This is the last Crown Prince Squash, harvested in October 2014, and then stored through the Winter and into the Spring, it has spent the Summer being guarded in the porch by the cat, she did a good job no one stole it..
 It was finally starting to go soft - it wanted to release its seedy babies....

The intense burst of orange that's revealed when it's cut open is like getting a glimpse of the previous summers' sunshine. 

A bit like the heat and light you get from burning dry logs - only that's years and years worth of 'pent up summer sun'.


Monday, 3 August 2015

Insert poor taste joke re chickens and buckets here.....

Sorry, but somewhat in contrast to the bucolic delights of 'Slantilightshire' so often depicted in 'Country' magazines.

This is a chicken who was decapitated by a fox yesterday ...bucket to save you details of the gore..

Fascinating 'fact'.. foxes go around the chicken run pulling off all the heads because the brain is the most nutritious part! Yum..

Plus in the background the 2000 or so spinach beet plantlings - this mornings labours.

Two 'Girl Mondays' came  to help. Thank you Jacqui and Lucy 

Nice slanty light though, eh?

Sunday, 2 August 2015

Deep thoughts from a tall hen

Elspeth pondering the demise of her companion.
And wondering "might I be next??" #henhousedramas

Once a fox has got started, it won't give up. 
They don't go out to teach Sunday afternoon yoga classes, cook eggs and spinach on toast for their tea, or spend any time on facebook... They are totally focused on one (42 and diminishing) thing.


A Thursday custard

Not about to branch out into a third career as a food stylist. 
I would be hopeless, and eat it all before I got a decent shot. Here we have one of Imogen's sublime baked egg custard with blueberries,  nestling in a bed of  New Zealand Spinach, that's waiting to be graded and bagged. - No chance we're too busy gathering round with spoons.....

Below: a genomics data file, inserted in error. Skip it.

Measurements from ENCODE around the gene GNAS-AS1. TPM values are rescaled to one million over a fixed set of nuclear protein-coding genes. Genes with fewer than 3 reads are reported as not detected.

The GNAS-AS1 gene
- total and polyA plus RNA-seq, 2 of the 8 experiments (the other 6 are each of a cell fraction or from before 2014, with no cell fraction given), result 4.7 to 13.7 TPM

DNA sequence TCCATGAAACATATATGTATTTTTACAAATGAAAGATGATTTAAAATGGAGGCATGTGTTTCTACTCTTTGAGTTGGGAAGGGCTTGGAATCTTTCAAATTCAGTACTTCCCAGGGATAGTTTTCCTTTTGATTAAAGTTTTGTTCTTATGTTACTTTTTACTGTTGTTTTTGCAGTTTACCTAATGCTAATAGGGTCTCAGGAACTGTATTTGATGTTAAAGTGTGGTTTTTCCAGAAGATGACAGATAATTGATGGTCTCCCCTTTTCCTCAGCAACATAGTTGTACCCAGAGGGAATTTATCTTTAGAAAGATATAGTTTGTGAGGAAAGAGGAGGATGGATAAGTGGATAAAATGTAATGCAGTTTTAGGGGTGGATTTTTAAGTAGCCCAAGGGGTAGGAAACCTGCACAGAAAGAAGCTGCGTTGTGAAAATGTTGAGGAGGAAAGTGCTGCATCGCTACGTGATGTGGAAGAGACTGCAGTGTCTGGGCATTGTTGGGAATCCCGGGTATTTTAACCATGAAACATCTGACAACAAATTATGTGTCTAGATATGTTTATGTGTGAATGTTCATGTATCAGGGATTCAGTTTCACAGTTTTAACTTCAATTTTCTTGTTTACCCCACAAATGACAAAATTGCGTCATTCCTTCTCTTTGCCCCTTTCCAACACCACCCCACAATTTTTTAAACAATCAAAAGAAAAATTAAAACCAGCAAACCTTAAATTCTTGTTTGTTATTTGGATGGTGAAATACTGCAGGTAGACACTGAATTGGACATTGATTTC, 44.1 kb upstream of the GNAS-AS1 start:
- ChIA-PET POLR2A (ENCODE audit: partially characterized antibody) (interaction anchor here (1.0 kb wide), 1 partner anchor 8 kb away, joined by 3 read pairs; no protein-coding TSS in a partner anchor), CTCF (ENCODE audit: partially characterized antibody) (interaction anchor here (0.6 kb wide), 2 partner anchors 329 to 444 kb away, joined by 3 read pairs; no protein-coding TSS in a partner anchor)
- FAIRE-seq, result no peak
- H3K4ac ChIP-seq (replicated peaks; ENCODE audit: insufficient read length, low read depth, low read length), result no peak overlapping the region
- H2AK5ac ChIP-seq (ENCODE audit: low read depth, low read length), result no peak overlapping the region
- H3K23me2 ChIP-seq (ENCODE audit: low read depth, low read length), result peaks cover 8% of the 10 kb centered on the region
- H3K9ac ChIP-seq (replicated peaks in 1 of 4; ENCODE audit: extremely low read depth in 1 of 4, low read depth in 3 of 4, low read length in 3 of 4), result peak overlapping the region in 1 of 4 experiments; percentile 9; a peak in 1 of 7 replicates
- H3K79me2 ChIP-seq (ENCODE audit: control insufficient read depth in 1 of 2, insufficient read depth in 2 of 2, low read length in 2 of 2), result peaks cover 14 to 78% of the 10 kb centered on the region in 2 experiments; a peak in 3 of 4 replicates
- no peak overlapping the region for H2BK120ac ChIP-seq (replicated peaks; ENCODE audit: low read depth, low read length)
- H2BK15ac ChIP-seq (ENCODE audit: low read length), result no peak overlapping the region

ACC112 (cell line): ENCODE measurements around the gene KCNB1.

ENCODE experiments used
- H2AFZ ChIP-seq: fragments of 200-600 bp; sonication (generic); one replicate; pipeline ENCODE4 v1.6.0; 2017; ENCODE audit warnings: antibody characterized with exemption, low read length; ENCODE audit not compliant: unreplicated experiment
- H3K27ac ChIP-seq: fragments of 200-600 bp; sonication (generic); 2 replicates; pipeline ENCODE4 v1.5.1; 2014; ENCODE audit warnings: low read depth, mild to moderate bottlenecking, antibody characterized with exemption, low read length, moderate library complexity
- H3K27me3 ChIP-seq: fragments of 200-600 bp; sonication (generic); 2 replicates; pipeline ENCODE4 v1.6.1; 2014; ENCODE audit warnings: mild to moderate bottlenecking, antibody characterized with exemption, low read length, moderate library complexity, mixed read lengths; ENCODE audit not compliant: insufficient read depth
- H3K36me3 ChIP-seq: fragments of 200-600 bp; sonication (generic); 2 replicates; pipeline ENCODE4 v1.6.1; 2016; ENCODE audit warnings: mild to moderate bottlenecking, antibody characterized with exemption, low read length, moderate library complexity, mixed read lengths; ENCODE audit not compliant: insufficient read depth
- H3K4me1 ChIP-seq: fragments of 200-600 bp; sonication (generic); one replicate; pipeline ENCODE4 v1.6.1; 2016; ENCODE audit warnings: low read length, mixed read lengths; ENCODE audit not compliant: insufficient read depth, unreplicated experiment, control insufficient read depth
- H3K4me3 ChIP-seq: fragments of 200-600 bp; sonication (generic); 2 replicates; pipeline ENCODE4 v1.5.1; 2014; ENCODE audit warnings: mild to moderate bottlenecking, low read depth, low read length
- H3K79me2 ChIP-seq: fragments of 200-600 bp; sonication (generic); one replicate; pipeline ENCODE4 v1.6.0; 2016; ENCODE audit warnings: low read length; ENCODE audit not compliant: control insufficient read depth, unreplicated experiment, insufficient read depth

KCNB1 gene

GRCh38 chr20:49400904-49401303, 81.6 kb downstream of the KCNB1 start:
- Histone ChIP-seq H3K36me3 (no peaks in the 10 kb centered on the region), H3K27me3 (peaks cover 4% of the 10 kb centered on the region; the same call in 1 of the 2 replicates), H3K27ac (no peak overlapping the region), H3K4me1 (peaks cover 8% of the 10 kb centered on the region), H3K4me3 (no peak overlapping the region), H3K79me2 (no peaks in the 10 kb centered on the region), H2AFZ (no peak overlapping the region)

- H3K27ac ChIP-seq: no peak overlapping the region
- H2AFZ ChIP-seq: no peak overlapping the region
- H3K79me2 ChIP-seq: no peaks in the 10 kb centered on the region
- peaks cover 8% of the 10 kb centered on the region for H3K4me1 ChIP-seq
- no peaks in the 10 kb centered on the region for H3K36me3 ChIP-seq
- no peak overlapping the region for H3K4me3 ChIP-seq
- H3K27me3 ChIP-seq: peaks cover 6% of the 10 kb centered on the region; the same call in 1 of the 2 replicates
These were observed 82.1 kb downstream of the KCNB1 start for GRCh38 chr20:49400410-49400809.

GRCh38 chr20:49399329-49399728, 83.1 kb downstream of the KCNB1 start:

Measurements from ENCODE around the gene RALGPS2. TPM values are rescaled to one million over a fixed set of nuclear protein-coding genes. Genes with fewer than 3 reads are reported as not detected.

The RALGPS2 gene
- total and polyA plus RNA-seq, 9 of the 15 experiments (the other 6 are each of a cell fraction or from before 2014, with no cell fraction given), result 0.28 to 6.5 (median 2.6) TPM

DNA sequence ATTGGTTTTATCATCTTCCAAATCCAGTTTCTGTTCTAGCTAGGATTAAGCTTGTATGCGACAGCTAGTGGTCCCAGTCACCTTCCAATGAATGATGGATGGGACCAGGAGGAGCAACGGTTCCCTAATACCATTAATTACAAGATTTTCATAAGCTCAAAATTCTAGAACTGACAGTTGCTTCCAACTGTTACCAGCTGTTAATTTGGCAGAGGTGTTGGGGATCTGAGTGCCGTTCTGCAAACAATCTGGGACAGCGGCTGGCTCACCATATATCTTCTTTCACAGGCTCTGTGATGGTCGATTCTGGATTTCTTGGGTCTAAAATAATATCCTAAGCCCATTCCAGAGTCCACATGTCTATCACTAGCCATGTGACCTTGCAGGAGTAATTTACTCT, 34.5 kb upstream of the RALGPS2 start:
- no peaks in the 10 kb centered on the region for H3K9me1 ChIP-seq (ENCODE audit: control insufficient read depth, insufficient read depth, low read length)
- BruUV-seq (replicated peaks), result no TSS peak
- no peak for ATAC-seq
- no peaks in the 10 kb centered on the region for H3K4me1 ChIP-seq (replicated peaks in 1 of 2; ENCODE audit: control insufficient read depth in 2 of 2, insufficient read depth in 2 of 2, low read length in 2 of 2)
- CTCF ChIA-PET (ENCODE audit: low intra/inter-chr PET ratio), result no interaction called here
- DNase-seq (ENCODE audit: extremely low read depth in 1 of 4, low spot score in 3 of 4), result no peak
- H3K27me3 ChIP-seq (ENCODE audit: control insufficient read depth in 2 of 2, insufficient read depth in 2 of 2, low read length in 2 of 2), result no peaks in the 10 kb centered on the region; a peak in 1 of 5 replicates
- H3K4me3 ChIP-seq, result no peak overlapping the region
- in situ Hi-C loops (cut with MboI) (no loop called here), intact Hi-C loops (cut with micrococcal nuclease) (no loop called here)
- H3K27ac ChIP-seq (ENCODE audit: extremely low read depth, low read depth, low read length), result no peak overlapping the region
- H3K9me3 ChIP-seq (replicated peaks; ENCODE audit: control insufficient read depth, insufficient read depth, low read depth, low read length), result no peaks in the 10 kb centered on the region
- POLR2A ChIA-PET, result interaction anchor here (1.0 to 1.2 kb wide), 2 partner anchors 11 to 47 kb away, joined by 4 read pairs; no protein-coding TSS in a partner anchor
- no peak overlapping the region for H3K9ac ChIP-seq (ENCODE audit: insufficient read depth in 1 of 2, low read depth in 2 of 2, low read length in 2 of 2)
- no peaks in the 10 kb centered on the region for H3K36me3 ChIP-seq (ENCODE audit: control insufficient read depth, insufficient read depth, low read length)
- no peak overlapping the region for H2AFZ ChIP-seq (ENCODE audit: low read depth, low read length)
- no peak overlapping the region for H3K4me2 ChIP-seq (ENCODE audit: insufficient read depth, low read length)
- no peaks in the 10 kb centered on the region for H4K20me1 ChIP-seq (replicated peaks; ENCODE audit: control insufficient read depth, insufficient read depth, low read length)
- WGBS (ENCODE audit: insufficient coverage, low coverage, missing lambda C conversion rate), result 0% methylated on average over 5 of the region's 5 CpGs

And just when the girls thought it couldn't possibly get any more thrilling...

Along comes this handsome chap. offering to swap corn for eggs. 
Sweet deal. 

Which does in time leads to further treats for us all.

A pretty enough picture, but....

This is what lettuce gets like as it gets older and tries to go seed. As growers we need to remember that vegetables aren't interested in the slightest in feeding us.


They are, like most living things primarily concerned with reproducing themselves... A plant under stress, in this case lack of water , will panic and 'think' " must make babies (seeds) quickly before I die".

So we need to lull them into a sense of  'its all ok I can keep on making myself luscious juicy and big with leaves, then when I'm enormous I'll have even bigger babies'

The recent dry weather has meant that no amount of irrigation was going to stop these ones 'going up,.

They had cropped well for a number of weeks previously, and all lettuces go to seed eventually, they just can't help themselves...Time gets to us all ....Bother!